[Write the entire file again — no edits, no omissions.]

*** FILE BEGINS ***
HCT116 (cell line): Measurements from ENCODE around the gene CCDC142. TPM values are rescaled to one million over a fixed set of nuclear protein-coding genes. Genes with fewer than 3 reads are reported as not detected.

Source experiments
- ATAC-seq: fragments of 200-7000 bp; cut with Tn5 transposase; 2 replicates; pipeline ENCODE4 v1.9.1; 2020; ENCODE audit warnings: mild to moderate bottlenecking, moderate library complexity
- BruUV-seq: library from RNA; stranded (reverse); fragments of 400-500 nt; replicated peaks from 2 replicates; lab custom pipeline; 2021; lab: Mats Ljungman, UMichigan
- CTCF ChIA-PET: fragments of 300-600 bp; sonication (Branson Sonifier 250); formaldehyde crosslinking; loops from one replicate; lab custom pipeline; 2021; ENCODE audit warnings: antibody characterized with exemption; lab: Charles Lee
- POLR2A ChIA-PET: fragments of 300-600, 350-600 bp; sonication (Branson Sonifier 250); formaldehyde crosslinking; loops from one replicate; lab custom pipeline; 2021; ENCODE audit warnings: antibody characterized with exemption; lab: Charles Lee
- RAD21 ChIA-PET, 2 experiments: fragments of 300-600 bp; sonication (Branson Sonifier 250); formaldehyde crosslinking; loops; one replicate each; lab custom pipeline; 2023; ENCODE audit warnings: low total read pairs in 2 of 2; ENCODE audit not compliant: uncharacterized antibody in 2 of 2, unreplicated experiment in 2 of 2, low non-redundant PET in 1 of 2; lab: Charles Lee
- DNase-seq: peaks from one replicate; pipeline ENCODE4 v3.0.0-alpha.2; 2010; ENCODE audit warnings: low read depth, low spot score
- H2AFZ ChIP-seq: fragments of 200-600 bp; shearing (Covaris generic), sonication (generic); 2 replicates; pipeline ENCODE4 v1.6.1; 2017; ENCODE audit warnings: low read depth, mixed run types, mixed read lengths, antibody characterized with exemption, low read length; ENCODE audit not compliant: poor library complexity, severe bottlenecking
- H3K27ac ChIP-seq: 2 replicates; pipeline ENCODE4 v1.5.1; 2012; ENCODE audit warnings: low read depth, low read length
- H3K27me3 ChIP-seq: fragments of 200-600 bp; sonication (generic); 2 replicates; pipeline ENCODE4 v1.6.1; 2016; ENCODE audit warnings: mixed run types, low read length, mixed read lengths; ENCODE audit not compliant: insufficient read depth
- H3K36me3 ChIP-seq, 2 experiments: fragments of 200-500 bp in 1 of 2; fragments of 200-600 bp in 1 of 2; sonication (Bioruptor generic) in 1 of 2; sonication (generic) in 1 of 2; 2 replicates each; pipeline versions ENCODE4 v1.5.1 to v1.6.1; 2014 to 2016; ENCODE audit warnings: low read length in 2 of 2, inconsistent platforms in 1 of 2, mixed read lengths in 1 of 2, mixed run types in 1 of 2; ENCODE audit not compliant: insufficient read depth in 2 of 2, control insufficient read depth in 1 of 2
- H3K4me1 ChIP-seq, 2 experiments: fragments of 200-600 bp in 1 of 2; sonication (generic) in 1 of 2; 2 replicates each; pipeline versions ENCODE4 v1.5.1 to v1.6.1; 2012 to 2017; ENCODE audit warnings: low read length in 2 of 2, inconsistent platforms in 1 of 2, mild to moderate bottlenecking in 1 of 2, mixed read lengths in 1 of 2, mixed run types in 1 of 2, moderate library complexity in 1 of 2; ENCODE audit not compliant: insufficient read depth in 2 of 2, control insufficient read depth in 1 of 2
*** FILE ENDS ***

HCT116 (cell line): Measurements from ENCODE around the gene CCDC142. TPM values are rescaled to one million over a fixed set of nuclear protein-coding genes. Genes with fewer than 3 reads are reported as not detected.

Source experiments
- ATAC-seq: fragments of 200-7000 bp; cut with Tn5 transposase; 2 replicates; pipeline ENCODE4 v1.9.1; 2020; ENCODE audit warnings: mild to moderate bottlenecking, moderate library complexity
- BruUV-seq: library from RNA; stranded (reverse); fragments of 400-500 nt; replicated peaks from 2 replicates; lab custom pipeline; 2021; lab: Mats Ljungman, UMichigan
- CTCF ChIA-PET: fragments of 300-600 bp; sonication (Branson Sonifier 250); formaldehyde crosslinking; loops from one replicate; lab custom pipeline; 2021; ENCODE audit warnings: antibody characterized with exemption; lab: Charles Lee
- POLR2A ChIA-PET: fragments of 300-600, 350-600 bp; sonication (Branson Sonifier 250); formaldehyde crosslinking; loops from one replicate; lab custom pipeline; 2021; ENCODE audit warnings: antibody characterized with exemption; lab: Charles Lee
- RAD21 ChIA-PET, 2 experiments: fragments of 300-600 bp; sonication (Branson Sonifier 250); formaldehyde crosslinking; loops; one replicate each; lab custom pipeline; 2023; ENCODE audit warnings: low total read pairs in 2 of 2; ENCODE audit not compliant: uncharacterized antibody in 2 of 2, unreplicated experiment in 2 of 2, low non-redundant PET in 1 of 2; lab: Charles Lee
- DNase-seq: peaks from one replicate; pipeline ENCODE4 v3.0.0-alpha.2; 2010; ENCODE audit warnings: low read depth, low spot score
- H2AFZ ChIP-seq: fragments of 200-600 bp; shearing (Covaris generic), sonication (generic); 2 replicates; pipeline ENCODE4 v1.6.1; 2017; ENCODE audit warnings: low read depth, mixed run types, mixed read lengths, antibody characterized with exemption, low read length; ENCODE audit not compliant: poor library complexity, severe bottlenecking
- H3K27ac ChIP-seq: 2 replicates; pipeline ENCODE4 v1.5.1; 2012; ENCODE audit warnings: low read depth, low read length
- H3K27me3 ChIP-seq: fragments of 200-600 bp; sonication (generic); 2 replicates; pipeline ENCODE4 v1.6.1; 2016; ENCODE audit warnings: mixed run types, low read length, mixed read lengths; ENCODE audit not compliant: insufficient read depth
- H3K36me3 ChIP-seq, 2 experiments: fragments of 200-500 bp in 1 of 2; fragments of 200-600 bp in 1 of 2; sonication (Bioruptor generic) in 1 of 2; sonication (generic) in 1 of 2; 2 replicates each; pipeline versions ENCODE4 v1.5.1 to v1.6.1; 2014 to 2016; ENCODE audit warnings: low read length in 2 of 2, inconsistent platforms in 1 of 2, mixed read lengths in 1 of 2, mixed run types in 1 of 2; ENCODE audit not compliant: insufficient read depth in 2 of 2, control insufficient read depth in 1 of 2
- H3K4me1 ChIP-seq, 2 experiments: fragments of 200-600 bp in 1 of 2; sonication (generic) in 1 of 2; 2 replicates each; pipeline versions ENCODE4 v1.5.1 to v1.6.1; 2012 to 2017; ENCODE audit warnings: low read length in 2 of 2, inconsistent platforms in 1 of 2, mild to moderate bottlenecking in 1 of 2, mixed read lengths in 1 of 2, mixed run types in 1 of 2, moderate library complexity in 1 of 2; ENCODE audit not compliant: insufficient read depth in 2 of 2, control insufficient read depth in 1 of 2